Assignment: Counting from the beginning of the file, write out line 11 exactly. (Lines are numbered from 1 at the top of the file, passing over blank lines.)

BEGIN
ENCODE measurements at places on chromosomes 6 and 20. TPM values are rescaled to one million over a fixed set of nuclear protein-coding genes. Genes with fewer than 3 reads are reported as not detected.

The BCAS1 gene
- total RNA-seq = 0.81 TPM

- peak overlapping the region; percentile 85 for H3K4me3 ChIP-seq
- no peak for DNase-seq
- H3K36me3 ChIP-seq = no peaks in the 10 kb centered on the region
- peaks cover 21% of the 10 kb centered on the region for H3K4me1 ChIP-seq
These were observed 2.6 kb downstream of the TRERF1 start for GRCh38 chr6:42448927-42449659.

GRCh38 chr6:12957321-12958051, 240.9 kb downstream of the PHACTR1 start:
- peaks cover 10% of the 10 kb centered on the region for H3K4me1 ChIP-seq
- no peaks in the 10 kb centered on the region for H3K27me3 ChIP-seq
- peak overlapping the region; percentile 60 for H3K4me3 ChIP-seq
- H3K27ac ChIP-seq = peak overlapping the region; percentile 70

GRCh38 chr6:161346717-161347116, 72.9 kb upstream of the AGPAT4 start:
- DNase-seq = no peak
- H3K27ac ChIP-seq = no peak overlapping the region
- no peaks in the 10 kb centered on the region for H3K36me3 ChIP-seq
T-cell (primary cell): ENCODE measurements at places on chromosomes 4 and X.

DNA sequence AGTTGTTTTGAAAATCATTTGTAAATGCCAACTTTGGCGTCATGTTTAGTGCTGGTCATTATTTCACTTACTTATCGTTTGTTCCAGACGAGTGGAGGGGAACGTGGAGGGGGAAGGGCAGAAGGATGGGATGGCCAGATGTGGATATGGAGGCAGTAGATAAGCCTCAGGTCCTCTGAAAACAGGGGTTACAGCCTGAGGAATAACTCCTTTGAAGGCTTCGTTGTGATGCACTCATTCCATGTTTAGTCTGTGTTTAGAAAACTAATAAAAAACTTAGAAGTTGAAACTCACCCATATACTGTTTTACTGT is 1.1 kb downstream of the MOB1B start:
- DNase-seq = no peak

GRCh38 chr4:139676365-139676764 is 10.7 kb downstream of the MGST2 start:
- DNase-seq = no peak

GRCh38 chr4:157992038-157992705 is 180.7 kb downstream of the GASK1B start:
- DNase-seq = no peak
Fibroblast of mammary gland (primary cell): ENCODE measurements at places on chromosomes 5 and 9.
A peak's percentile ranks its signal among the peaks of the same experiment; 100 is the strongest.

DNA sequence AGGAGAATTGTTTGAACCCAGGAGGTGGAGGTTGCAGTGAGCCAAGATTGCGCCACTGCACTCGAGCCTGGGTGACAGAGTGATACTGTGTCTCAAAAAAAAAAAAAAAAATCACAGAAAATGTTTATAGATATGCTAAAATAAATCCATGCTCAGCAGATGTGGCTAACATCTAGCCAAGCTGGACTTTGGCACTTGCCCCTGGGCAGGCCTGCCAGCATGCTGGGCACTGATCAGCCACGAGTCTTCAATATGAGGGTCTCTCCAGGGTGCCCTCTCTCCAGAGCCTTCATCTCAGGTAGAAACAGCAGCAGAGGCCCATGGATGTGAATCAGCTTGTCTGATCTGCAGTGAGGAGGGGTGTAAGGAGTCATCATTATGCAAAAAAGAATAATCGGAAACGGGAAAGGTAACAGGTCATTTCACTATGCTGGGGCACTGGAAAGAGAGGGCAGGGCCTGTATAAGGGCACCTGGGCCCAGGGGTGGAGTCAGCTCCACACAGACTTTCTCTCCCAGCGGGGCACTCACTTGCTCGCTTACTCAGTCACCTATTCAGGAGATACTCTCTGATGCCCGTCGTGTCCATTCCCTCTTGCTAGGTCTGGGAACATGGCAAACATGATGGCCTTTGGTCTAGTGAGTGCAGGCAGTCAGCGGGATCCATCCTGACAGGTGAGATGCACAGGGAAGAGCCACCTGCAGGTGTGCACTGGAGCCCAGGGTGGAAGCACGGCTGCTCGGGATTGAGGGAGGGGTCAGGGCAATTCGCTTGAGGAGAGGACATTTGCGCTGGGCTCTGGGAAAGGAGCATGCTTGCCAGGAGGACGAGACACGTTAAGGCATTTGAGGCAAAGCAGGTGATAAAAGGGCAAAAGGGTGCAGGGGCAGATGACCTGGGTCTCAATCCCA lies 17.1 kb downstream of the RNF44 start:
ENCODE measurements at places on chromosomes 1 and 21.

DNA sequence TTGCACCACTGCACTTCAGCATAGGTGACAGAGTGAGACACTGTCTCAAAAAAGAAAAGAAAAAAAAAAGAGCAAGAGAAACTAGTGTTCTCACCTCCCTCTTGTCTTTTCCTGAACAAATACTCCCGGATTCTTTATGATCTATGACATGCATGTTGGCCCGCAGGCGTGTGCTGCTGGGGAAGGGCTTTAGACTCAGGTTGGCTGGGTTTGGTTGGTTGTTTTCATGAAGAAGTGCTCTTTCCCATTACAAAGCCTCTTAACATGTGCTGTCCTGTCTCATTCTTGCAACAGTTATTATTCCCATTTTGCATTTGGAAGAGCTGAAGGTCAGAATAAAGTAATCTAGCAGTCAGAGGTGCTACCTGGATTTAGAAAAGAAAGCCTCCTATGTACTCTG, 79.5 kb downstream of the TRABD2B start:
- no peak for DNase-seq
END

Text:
- no peaks in the 10 kb centered on the region for H3K27me3 ChIP-seq